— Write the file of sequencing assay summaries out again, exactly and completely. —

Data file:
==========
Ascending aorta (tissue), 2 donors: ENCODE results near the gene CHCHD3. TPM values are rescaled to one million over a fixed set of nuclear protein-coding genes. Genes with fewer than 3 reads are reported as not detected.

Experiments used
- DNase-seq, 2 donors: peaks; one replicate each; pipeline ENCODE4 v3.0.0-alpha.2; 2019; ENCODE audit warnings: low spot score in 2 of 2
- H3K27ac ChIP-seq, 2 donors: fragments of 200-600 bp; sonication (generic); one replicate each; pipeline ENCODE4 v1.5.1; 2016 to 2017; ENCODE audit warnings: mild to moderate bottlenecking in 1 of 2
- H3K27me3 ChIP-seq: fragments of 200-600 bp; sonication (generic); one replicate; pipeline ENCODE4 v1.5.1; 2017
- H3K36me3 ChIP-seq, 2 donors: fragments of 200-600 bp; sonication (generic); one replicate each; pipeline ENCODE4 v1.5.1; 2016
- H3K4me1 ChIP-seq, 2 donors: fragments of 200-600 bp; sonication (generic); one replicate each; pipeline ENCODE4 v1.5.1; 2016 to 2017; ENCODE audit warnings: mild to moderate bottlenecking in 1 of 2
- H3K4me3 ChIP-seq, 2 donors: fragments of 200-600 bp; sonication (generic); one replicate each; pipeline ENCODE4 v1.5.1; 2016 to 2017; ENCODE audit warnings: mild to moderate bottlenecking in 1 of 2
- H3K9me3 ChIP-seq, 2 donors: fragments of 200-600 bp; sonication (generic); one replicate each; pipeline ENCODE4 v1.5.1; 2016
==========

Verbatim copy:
Ascending aorta (tissue), 2 donors: ENCODE results near the gene CHCHD3. TPM values are rescaled to one million over a fixed set of nuclear protein-coding genes. Genes with fewer than 3 reads are reported as not detected.

Experiments used
- DNase-seq, 2 donors: peaks; one replicate each; pipeline ENCODE4 v3.0.0-alpha.2; 2019; ENCODE audit warnings: low spot score in 2 of 2
- H3K27ac ChIP-seq, 2 donors: fragments of 200-600 bp; sonication (generic); one replicate each; pipeline ENCODE4 v1.5.1; 2016 to 2017; ENCODE audit warnings: mild to moderate bottlenecking in 1 of 2
- H3K27me3 ChIP-seq: fragments of 200-600 bp; sonication (generic); one replicate; pipeline ENCODE4 v1.5.1; 2017
- H3K36me3 ChIP-seq, 2 donors: fragments of 200-600 bp; sonication (generic); one replicate each; pipeline ENCODE4 v1.5.1; 2016
- H3K4me1 ChIP-seq, 2 donors: fragments of 200-600 bp; sonication (generic); one replicate each; pipeline ENCODE4 v1.5.1; 2016 to 2017; ENCODE audit warnings: mild to moderate bottlenecking in 1 of 2
- H3K4me3 ChIP-seq, 2 donors: fragments of 200-600 bp; sonication (generic); one replicate each; pipeline ENCODE4 v1.5.1; 2016 to 2017; ENCODE audit warnings: mild to moderate bottlenecking in 1 of 2
- H3K9me3 ChIP-seq, 2 donors: fragments of 200-600 bp; sonication (generic); one replicate each; pipeline ENCODE4 v1.5.1; 2016